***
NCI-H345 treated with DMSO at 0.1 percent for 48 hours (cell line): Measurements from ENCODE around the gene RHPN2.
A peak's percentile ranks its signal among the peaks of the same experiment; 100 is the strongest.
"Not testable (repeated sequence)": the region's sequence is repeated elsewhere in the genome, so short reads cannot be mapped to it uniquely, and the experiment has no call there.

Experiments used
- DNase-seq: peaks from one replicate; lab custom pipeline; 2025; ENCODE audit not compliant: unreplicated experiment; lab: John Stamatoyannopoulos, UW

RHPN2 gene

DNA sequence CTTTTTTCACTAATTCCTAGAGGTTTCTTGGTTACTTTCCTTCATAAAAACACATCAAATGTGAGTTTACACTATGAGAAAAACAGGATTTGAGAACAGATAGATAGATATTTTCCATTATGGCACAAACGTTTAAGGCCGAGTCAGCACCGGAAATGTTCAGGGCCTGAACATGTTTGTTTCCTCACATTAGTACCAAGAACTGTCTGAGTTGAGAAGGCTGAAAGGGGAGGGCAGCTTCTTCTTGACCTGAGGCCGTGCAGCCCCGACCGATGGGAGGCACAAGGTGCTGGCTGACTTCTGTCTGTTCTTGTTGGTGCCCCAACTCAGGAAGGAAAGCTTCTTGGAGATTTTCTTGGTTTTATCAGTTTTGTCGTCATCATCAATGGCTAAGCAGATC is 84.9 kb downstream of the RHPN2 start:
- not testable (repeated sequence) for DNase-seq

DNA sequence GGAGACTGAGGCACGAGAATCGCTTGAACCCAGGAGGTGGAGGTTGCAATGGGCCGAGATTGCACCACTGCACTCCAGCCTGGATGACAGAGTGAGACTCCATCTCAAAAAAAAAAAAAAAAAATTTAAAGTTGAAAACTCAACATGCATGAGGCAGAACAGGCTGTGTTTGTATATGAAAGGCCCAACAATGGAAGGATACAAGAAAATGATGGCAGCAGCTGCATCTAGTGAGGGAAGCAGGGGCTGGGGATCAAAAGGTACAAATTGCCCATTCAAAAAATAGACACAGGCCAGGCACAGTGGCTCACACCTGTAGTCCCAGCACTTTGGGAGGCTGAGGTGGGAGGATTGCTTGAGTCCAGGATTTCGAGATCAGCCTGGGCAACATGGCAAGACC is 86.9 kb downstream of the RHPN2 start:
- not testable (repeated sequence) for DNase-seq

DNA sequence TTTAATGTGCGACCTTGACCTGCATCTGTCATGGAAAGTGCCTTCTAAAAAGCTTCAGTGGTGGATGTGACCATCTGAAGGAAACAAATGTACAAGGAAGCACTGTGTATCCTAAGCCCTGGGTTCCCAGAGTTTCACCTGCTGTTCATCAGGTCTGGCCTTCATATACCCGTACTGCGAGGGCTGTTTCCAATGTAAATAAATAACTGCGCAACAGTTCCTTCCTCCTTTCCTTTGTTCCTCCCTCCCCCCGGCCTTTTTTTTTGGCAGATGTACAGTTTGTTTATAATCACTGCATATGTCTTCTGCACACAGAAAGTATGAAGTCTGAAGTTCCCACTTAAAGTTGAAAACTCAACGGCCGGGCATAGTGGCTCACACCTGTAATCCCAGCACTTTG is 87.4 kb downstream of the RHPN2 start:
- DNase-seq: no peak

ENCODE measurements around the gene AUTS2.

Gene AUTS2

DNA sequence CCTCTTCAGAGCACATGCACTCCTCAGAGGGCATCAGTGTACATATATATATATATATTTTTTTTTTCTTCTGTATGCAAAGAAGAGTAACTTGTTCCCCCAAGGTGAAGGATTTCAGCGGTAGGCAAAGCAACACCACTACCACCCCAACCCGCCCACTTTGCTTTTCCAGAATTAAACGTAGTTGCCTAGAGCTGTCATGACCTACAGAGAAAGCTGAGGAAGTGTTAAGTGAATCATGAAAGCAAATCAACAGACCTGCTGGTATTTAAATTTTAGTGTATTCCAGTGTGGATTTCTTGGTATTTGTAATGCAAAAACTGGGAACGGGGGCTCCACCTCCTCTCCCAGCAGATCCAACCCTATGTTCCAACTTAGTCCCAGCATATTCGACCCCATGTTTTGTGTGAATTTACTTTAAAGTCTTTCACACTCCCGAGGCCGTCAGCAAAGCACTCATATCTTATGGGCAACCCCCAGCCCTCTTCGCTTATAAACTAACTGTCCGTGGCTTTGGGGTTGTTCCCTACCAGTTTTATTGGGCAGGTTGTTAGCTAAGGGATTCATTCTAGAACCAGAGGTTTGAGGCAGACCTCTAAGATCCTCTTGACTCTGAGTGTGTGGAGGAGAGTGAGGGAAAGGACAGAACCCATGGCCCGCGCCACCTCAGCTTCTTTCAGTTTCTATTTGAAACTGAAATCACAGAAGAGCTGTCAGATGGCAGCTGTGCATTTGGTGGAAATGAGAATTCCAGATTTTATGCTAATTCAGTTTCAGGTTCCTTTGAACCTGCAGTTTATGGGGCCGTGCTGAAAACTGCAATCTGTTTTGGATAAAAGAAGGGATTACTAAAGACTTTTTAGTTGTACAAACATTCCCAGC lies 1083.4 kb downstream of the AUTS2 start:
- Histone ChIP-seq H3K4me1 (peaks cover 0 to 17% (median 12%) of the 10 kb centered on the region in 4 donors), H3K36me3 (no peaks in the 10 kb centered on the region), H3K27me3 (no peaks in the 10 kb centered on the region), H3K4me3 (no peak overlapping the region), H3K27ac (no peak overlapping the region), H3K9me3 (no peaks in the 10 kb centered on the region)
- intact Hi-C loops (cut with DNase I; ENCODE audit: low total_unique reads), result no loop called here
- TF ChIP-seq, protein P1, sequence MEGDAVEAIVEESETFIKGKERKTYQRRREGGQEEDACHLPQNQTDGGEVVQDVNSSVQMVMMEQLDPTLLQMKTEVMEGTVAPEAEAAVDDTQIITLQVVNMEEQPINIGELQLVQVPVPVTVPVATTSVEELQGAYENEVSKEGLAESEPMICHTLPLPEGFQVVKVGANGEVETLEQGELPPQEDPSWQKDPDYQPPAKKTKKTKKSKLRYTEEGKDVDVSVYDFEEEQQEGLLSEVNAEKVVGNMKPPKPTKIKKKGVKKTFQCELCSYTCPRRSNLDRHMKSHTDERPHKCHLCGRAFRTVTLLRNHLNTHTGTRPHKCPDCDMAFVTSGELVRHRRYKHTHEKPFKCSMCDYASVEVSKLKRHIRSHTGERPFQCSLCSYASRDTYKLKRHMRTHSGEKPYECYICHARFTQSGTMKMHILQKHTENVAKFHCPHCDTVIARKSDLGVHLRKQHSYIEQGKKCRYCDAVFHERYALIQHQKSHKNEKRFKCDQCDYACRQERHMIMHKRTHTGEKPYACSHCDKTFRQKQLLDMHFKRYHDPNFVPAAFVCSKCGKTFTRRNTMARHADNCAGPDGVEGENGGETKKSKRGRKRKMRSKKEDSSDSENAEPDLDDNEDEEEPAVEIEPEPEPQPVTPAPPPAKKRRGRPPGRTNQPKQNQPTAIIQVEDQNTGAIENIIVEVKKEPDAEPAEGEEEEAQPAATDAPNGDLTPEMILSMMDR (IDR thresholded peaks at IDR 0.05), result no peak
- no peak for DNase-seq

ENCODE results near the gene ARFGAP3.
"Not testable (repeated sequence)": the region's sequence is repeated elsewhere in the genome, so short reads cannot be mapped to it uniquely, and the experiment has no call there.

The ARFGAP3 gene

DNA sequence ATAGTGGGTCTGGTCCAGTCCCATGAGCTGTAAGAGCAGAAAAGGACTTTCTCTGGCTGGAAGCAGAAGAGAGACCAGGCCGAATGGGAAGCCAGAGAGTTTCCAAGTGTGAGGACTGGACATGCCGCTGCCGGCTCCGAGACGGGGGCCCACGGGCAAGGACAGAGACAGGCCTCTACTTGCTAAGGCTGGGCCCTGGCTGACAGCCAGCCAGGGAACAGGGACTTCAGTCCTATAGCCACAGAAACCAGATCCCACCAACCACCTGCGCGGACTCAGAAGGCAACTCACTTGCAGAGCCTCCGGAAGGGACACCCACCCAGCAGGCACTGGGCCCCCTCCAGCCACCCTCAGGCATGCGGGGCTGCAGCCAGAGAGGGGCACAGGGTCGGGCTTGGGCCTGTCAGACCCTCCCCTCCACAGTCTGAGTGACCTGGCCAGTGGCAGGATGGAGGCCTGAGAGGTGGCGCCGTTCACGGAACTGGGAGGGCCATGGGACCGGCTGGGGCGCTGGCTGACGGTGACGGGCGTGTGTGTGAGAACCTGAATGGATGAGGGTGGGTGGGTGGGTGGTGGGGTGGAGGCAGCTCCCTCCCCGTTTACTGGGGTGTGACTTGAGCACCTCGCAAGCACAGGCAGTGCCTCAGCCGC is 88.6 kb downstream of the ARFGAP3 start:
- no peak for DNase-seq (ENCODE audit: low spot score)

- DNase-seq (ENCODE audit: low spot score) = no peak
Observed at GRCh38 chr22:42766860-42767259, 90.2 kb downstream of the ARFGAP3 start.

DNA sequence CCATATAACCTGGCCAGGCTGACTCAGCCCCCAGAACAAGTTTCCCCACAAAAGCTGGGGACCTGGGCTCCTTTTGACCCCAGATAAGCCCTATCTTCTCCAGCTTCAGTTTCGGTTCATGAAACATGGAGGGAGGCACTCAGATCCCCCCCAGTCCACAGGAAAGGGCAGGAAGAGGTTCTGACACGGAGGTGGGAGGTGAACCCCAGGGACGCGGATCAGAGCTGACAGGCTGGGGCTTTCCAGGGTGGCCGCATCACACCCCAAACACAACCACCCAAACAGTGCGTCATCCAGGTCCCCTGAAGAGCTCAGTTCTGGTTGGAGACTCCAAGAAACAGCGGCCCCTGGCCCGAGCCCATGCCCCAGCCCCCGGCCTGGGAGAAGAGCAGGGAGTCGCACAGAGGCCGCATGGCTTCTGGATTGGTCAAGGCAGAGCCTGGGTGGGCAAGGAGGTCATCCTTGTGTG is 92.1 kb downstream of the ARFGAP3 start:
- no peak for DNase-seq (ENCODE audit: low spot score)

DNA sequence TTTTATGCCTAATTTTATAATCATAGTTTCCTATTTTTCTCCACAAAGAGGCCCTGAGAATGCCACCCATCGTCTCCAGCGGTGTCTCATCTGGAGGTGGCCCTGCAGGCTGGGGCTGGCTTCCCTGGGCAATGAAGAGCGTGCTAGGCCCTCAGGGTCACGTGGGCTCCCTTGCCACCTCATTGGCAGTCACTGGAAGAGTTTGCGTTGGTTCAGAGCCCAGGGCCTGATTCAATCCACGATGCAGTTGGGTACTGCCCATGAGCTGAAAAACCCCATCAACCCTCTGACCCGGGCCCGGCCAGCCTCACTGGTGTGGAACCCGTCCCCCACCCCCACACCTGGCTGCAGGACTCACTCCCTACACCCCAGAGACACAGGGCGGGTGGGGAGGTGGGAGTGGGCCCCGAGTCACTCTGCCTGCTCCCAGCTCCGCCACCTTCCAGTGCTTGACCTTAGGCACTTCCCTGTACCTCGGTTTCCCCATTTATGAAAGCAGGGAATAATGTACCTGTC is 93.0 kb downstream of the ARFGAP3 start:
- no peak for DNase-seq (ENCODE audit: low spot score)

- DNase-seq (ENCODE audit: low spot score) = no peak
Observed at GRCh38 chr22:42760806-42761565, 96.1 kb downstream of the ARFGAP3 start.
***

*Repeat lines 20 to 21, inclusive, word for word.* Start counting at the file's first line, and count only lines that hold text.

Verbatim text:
ENCODE results near the gene ARFGAP3.
"Not testable (repeated sequence)": the region's sequence is repeated elsewhere in the genome, so short reads cannot be mapped to it uniquely, and the experiment has no call there.